The end of the SUV?
When the Obama Administration and automakers announced agreement last week on a plan to make the U.S. car fleet average nearly 55 mpg by 2025, there was widespread applause from environmentalists. Surveys also show consumers largely in support of higher fuel efficiency standards, especially since gasoline prices remain at around $3.70 a gallon, on average, nearly $1 more than a year ago.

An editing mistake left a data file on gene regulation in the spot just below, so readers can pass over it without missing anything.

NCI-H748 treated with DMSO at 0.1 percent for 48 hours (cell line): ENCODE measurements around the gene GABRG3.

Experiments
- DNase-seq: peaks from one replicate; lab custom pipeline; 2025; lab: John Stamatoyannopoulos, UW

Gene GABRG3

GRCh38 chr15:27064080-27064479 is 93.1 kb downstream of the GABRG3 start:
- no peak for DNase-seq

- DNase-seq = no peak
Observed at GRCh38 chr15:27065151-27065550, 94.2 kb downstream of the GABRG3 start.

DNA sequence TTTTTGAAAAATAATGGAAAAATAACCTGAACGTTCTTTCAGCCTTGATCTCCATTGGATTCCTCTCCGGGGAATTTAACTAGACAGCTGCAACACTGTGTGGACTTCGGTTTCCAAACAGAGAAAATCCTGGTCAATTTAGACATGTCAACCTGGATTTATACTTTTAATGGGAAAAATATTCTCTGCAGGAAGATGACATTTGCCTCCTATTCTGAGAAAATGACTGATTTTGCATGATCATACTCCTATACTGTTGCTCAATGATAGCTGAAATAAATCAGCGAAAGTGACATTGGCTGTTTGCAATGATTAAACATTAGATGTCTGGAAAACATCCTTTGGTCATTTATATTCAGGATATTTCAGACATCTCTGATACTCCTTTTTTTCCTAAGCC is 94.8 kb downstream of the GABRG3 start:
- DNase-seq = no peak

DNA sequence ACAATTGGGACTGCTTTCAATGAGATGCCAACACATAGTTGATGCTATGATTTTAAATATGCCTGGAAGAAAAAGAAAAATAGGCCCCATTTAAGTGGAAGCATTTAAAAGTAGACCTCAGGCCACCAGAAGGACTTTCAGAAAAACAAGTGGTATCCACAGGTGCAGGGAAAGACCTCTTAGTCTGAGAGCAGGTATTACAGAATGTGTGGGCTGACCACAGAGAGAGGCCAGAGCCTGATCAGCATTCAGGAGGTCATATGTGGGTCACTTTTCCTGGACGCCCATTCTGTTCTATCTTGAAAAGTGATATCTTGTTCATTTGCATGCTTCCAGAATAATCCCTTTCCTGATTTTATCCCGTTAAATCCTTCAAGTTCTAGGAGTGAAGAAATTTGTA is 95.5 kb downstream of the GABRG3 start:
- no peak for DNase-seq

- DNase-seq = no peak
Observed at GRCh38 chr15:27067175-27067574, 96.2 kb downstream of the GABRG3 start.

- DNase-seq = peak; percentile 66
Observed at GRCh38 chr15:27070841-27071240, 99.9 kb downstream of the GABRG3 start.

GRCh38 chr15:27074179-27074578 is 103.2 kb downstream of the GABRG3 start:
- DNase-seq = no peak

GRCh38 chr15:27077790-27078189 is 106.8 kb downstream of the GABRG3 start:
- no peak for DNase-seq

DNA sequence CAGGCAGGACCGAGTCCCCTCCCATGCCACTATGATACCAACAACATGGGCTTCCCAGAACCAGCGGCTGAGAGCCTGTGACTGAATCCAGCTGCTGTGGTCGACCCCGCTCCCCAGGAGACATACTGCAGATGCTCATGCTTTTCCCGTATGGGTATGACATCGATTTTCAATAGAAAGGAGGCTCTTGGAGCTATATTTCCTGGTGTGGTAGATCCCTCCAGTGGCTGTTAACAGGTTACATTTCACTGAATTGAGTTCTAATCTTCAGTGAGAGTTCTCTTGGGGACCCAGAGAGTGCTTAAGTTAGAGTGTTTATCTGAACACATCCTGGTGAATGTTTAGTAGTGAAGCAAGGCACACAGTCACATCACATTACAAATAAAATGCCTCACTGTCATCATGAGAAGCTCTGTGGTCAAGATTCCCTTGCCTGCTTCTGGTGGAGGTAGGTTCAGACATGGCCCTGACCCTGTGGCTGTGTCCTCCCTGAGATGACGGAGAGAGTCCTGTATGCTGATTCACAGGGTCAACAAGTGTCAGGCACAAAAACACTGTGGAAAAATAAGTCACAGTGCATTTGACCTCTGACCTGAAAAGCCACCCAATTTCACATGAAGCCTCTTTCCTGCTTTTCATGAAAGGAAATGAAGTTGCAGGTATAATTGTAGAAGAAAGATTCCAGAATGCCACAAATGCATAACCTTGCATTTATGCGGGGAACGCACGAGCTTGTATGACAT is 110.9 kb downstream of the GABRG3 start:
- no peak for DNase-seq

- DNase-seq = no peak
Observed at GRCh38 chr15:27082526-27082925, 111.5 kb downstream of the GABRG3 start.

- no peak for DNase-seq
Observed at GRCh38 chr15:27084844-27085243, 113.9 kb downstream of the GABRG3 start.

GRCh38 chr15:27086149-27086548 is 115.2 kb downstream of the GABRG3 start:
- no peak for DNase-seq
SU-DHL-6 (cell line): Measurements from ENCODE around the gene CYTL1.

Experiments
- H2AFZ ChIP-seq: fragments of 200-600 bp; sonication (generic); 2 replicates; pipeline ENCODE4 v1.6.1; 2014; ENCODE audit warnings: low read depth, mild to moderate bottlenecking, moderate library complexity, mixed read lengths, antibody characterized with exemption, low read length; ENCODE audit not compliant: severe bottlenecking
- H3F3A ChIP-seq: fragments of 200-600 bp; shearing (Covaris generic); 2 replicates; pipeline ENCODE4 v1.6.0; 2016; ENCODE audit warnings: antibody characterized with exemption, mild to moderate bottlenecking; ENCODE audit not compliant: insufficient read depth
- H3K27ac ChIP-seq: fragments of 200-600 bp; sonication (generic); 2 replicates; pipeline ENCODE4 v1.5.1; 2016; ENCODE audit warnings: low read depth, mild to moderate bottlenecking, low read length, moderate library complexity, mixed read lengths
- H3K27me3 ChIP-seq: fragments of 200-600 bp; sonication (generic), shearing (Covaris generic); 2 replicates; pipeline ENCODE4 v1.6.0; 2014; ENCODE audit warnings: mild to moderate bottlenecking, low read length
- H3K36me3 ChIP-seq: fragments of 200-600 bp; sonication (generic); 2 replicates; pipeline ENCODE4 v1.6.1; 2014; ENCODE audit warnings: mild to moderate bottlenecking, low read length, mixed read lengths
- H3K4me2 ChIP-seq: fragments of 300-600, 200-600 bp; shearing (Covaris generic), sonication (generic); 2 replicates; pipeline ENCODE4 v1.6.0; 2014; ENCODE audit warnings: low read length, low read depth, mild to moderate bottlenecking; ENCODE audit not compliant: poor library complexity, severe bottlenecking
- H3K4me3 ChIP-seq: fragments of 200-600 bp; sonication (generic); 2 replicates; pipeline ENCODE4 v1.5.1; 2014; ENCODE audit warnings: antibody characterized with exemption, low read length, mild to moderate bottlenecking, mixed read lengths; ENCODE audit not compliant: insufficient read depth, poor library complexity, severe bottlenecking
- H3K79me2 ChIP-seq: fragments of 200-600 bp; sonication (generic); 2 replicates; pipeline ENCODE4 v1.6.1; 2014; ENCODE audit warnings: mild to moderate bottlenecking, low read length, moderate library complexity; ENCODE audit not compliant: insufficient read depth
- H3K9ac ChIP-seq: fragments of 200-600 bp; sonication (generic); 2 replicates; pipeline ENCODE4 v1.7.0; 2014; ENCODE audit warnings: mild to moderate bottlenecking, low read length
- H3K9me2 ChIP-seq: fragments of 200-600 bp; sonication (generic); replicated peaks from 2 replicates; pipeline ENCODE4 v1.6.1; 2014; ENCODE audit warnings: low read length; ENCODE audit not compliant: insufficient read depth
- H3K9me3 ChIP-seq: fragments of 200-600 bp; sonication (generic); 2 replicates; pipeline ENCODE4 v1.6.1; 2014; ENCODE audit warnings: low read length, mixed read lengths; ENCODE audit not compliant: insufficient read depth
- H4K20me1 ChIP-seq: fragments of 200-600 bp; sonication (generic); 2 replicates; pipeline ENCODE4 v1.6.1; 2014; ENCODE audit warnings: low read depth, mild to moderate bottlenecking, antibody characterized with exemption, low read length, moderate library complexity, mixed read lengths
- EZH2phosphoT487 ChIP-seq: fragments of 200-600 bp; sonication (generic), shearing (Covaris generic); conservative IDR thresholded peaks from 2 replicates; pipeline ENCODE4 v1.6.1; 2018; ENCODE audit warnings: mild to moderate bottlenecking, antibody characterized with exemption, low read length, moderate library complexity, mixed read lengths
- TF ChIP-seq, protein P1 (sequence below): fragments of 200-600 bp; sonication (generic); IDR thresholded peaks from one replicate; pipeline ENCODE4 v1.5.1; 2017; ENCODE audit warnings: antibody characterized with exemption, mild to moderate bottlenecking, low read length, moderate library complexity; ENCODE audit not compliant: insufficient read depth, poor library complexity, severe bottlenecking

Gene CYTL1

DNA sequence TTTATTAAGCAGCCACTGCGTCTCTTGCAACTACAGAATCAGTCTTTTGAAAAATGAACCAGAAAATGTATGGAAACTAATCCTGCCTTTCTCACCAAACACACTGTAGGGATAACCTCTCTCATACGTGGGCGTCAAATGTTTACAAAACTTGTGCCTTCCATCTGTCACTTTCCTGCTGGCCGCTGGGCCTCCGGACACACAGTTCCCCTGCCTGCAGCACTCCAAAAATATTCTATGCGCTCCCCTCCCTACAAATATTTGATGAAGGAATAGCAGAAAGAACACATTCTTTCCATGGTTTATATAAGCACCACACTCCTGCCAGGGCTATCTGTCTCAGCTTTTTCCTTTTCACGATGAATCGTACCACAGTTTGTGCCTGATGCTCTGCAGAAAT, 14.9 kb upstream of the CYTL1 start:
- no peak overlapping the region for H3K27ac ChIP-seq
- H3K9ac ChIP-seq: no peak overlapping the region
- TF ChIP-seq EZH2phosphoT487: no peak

But wait. Other than the two new electric cars on the market, the most fuel-efficient car is Toyota's iconic hybrid, the Prius. It gets 50 mpg. Will the average car 15 years from now really be 10% more efficient than the most efficient car today?
Will car lots be packed only with tiny two-seaters? Is this the first sentence in the obituary of the internal combustion engine? Is the bell tolling for the SUV?
Probably not, as The Daily Green learned when it asked experts to help us understand, from a consumer perspective, what the car lot of the future will look like. The first thing we learned is that those fuel-economy numbers are deceiving, or at least confusing.